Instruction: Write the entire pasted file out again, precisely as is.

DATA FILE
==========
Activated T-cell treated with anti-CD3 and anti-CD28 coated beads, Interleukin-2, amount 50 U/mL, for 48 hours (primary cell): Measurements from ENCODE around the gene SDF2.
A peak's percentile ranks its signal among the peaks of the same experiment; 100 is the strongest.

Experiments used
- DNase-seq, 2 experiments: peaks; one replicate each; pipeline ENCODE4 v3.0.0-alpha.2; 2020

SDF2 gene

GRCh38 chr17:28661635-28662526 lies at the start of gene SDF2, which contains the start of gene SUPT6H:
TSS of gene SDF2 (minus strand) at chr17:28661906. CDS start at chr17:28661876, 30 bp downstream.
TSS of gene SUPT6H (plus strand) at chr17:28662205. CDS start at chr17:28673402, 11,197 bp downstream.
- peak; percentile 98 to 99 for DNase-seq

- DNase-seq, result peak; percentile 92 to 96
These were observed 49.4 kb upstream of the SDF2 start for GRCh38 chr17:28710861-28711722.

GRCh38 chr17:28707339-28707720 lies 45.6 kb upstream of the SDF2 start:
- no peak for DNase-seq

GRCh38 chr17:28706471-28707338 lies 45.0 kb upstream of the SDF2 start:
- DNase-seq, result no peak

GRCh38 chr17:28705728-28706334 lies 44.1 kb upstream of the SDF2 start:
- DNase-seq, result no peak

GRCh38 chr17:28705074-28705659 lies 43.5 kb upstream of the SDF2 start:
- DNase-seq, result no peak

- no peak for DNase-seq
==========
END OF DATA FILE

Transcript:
Activated T-cell treated with anti-CD3 and anti-CD28 coated beads, Interleukin-2, amount 50 U/mL, for 48 hours (primary cell): Measurements from ENCODE around the gene SDF2.
A peak's percentile ranks its signal among the peaks of the same experiment; 100 is the strongest.

Experiments used
- DNase-seq, 2 experiments: peaks; one replicate each; pipeline ENCODE4 v3.0.0-alpha.2; 2020

SDF2 gene

GRCh38 chr17:28661635-28662526 lies at the start of gene SDF2, which contains the start of gene SUPT6H:
TSS of gene SDF2 (minus strand) at chr17:28661906. CDS start at chr17:28661876, 30 bp downstream.
TSS of gene SUPT6H (plus strand) at chr17:28662205. CDS start at chr17:28673402, 11,197 bp downstream.
- peak; percentile 98 to 99 for DNase-seq

- DNase-seq, result peak; percentile 92 to 96
These were observed 49.4 kb upstream of the SDF2 start for GRCh38 chr17:28710861-28711722.

GRCh38 chr17:28707339-28707720 lies 45.6 kb upstream of the SDF2 start:
- no peak for DNase-seq

GRCh38 chr17:28706471-28707338 lies 45.0 kb upstream of the SDF2 start:
- DNase-seq, result no peak

GRCh38 chr17:28705728-28706334 lies 44.1 kb upstream of the SDF2 start:
- DNase-seq, result no peak

GRCh38 chr17:28705074-28705659 lies 43.5 kb upstream of the SDF2 start:
- DNase-seq, result no peak

- no peak for DNase-seq